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Academic freedom

SDU to establish a set of values

During the next few months, a task force will draft a set of values that SDU, among other things, can apply with regard to future cases of the liberty of SDU employees to conduct research, teach, discuss and express themselves as they please.

The past has seen a number of cases where academic freedom became the subject of debate. We need look no further than the political debate in spring 2021 about freedom of research and activism in research, and there is no reason to believe that we will see fewer ‘cases’ concerning academic freedom in the years to come. 

With this as a starting point, the executive board of SDU’s last week approved a terms of reference for a task force. It will now begin working on a common set of rules for SDU and closely involve the collegiate bodies of the University.

The task force will draw up 1-2 pages that will serve as a framework or a compass that SDU, among other things, can use as a guiding principle in cases of freedom of research, freedom of teaching as well as freedom of debate and speech.

A healthy discussion and future help

According to Jens Ringsmose, Rector of SDU, it is crucial that everyone enjoys freedom in line with the basic values of the universities; values that date back to the Age of Enlightenment. For many years, academic freedom has been the basis of the universities’ ability to generate new knowledge. According to Jens Ringsmose, a written set of rules will make it easier for SDU to navigate in a beneficial and consistent manner in the future.

- Without an express and explicitly worded basis that can serve as a compass or map and provide general answers to what the basic values of the University are, it will be difficult to come to a decision as to the specific cases that without any doubt are lurking around the corner. That’s why we are getting to work on laying down a brief, basic set of rules that largely will be formulated by SDU’s staff, he says.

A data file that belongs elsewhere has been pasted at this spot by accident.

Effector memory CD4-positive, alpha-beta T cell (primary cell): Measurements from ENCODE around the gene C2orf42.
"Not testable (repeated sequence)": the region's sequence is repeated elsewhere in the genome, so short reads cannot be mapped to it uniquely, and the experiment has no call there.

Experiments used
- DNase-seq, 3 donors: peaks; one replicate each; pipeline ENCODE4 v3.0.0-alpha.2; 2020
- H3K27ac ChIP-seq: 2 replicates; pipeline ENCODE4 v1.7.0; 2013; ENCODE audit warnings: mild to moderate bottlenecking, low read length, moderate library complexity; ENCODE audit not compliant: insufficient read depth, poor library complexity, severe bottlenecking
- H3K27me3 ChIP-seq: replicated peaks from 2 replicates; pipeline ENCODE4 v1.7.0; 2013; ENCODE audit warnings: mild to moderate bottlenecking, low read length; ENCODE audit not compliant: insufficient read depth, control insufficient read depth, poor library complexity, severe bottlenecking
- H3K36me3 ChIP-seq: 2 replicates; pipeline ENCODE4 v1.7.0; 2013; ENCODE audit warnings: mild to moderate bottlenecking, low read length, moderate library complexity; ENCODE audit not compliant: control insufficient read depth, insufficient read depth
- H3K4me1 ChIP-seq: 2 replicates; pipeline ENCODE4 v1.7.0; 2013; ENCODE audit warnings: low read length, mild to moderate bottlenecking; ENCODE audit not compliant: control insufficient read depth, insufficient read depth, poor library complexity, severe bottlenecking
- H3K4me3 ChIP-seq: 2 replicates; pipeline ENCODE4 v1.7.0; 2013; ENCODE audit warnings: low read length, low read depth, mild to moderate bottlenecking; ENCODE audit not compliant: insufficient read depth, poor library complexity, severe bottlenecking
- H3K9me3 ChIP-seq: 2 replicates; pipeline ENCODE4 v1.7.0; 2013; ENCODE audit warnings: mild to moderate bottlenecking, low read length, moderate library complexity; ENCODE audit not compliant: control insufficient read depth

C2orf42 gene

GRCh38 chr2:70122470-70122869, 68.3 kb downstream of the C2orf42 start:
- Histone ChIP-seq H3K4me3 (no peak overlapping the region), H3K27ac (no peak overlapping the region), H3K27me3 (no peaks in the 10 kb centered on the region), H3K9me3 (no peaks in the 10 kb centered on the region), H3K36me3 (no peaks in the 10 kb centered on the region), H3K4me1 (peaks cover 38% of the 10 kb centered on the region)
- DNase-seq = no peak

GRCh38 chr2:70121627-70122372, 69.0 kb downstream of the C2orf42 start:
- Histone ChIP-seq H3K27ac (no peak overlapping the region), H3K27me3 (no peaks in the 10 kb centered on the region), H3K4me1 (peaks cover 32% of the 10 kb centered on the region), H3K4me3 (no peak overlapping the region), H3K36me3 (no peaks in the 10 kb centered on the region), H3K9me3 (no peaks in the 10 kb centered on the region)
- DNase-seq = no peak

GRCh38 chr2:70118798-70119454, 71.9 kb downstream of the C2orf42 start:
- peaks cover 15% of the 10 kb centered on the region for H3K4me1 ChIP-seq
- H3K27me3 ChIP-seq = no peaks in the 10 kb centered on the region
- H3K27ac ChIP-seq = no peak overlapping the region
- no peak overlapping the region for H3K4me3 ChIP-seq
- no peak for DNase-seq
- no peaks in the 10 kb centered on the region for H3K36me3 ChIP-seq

Jens Ringsmose refuses to elaborate what the draft will or should contain. This will be for the task force and the collegiate bodies to decide and define. But overall, he is pleased that SDU’s staff will be discussing which values the University rests on.

- At the end of the day, it’s a good thing to have an internal discussion of what our internal values are. In the specific application of the set of values, there will certainly be a number of contradictory considerations and grey areas that need to be addressed, but it is important that we as a university consider a set of fundamental values. I am confident that they will serve SDU well in the future, Jens Ringsmose says.

The process of the task force

Convening for the first time in January, the task force consists of the following people:

  • Sten Rynning, Dean (interim), the Faculty of Business and Social Sciences (Chair)
  • Vice Dean Lars Grassmé Binderup, the Faculty of Humanities
  • Head of Department Jakob Møller-Jensen, the Faculty of Science
  • Associate Professor Casper Sylvest, the Faculty of Humanities
  • Professor Rolf Fagerberg, the Faculty of Science
  • Professor Mette Præst Knudsen, the Faculty of Business and Social Sciences
  • Professor Henrik Dimke, the Faculty of Health Sciences
  • Associate Professor Thomas Schmidt, the Faculty of Engineering

The task force is responsible for involving the University Council, the Central Liaison Committee, the academic councils of the faculties as well as De Studerende i Centrum (DSiC) in its efforts towards drafting the set of values.

The ambition is to have the set of values approved at the board meeting in June 2022.

Editing was completed: 20.01.2022